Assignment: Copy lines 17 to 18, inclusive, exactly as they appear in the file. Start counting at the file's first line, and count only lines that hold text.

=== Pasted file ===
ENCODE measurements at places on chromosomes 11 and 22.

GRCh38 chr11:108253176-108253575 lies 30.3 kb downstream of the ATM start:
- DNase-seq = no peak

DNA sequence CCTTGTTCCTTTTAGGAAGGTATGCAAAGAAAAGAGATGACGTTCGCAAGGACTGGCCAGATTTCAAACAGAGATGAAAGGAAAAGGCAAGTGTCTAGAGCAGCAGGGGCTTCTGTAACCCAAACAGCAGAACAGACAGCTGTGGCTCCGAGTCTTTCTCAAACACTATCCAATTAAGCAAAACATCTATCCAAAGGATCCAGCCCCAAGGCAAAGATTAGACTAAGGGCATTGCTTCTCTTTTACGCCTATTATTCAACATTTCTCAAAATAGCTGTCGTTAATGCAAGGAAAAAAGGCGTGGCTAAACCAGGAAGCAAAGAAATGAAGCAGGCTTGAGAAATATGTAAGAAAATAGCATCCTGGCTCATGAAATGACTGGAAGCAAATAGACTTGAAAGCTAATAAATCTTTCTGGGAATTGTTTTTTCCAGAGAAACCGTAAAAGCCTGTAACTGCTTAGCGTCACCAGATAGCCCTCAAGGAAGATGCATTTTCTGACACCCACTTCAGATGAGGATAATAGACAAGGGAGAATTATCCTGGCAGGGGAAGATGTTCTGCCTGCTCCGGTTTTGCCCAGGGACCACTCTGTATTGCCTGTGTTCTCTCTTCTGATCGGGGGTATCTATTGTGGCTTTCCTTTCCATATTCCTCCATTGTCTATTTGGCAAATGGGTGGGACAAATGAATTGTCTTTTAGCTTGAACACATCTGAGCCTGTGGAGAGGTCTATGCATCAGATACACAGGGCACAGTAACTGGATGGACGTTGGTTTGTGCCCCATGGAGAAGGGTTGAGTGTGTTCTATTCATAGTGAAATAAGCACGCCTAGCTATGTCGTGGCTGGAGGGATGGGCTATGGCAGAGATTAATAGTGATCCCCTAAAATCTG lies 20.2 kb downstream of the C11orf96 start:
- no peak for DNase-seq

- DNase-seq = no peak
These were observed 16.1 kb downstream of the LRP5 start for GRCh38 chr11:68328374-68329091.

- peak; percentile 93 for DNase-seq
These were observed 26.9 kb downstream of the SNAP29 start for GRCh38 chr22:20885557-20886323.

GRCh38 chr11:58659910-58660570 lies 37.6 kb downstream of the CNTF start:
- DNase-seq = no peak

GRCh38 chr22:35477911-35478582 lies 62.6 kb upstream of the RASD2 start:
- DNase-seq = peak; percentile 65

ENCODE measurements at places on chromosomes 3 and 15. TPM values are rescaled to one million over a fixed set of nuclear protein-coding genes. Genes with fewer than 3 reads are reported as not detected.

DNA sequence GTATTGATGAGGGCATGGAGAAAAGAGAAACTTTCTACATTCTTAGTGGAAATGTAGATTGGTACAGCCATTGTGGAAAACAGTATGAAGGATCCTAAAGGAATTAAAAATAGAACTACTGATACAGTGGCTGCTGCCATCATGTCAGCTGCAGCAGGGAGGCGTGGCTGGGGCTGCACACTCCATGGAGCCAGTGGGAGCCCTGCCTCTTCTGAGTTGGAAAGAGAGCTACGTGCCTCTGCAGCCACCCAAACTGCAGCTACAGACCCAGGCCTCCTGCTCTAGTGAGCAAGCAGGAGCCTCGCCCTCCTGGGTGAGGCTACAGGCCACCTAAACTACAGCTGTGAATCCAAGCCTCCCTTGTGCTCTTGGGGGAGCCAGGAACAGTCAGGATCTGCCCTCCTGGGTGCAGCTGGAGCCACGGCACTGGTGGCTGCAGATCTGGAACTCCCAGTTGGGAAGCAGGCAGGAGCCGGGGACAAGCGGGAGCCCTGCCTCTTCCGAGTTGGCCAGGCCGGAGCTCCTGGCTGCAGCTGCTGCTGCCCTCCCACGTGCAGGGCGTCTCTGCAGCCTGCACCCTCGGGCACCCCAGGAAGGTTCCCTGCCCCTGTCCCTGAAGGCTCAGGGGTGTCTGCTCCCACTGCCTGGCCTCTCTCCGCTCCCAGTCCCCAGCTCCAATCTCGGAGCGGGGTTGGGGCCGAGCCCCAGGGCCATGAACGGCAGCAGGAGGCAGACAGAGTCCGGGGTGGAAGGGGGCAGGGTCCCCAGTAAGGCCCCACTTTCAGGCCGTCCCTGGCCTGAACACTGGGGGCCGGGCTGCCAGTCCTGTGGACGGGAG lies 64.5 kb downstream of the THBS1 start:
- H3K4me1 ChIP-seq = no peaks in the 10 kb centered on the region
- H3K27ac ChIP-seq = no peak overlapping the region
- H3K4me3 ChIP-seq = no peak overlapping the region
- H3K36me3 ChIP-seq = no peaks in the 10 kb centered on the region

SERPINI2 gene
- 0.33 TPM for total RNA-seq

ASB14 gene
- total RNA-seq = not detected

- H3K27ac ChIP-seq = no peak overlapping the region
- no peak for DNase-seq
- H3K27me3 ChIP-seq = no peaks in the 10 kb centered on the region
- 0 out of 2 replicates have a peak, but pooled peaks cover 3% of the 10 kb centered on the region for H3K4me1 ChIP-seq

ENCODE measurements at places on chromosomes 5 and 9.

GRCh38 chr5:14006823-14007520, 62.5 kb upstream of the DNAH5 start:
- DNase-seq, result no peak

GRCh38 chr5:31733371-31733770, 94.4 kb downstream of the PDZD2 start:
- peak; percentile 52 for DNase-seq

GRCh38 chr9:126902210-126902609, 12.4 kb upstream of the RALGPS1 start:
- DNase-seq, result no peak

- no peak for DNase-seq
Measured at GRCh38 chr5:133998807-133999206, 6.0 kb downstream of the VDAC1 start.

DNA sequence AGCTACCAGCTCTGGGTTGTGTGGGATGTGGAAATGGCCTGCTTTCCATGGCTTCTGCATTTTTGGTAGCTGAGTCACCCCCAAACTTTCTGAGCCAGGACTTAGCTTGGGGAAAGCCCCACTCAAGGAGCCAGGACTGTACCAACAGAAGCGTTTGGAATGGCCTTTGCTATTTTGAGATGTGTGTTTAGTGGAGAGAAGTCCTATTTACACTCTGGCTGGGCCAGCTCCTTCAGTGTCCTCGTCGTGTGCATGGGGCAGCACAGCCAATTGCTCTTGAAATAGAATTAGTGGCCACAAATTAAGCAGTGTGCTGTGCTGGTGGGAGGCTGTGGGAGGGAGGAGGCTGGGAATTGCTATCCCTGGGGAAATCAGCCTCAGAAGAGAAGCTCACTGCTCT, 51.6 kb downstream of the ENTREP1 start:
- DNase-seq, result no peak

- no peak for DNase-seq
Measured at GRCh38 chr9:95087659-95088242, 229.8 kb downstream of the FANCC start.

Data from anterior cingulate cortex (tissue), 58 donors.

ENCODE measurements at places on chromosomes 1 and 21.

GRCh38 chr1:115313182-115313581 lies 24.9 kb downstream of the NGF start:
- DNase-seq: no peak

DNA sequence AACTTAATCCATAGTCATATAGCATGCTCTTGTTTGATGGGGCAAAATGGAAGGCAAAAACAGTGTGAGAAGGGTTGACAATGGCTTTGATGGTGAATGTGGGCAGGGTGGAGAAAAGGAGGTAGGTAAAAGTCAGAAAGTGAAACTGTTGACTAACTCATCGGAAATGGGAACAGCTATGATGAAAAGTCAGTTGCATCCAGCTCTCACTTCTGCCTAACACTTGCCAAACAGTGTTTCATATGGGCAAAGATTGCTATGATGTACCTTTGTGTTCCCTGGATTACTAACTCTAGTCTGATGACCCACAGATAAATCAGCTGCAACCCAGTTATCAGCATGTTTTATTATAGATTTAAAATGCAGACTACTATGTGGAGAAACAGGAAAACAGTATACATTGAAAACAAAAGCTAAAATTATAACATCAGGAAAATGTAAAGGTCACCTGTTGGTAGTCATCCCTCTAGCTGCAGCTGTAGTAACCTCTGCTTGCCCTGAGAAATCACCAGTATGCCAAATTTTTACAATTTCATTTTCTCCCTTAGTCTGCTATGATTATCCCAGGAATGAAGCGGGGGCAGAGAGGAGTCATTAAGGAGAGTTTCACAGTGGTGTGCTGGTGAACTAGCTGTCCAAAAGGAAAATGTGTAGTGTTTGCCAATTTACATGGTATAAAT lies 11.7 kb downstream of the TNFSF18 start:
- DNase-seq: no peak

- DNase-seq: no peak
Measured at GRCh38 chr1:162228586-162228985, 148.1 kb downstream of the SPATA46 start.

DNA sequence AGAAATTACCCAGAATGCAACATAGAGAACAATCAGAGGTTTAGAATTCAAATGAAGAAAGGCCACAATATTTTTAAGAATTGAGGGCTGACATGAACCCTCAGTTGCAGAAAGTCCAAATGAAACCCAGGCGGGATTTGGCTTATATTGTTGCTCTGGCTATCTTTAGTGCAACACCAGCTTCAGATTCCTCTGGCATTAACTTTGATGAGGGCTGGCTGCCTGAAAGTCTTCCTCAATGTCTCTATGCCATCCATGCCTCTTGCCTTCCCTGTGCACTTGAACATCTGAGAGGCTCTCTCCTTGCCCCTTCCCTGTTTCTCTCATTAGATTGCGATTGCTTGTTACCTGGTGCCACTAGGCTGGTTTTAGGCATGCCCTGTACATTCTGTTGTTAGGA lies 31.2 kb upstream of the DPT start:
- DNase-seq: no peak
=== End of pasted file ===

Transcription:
- H3K27ac ChIP-seq = no peak overlapping the region
- H3K4me3 ChIP-seq = no peak overlapping the region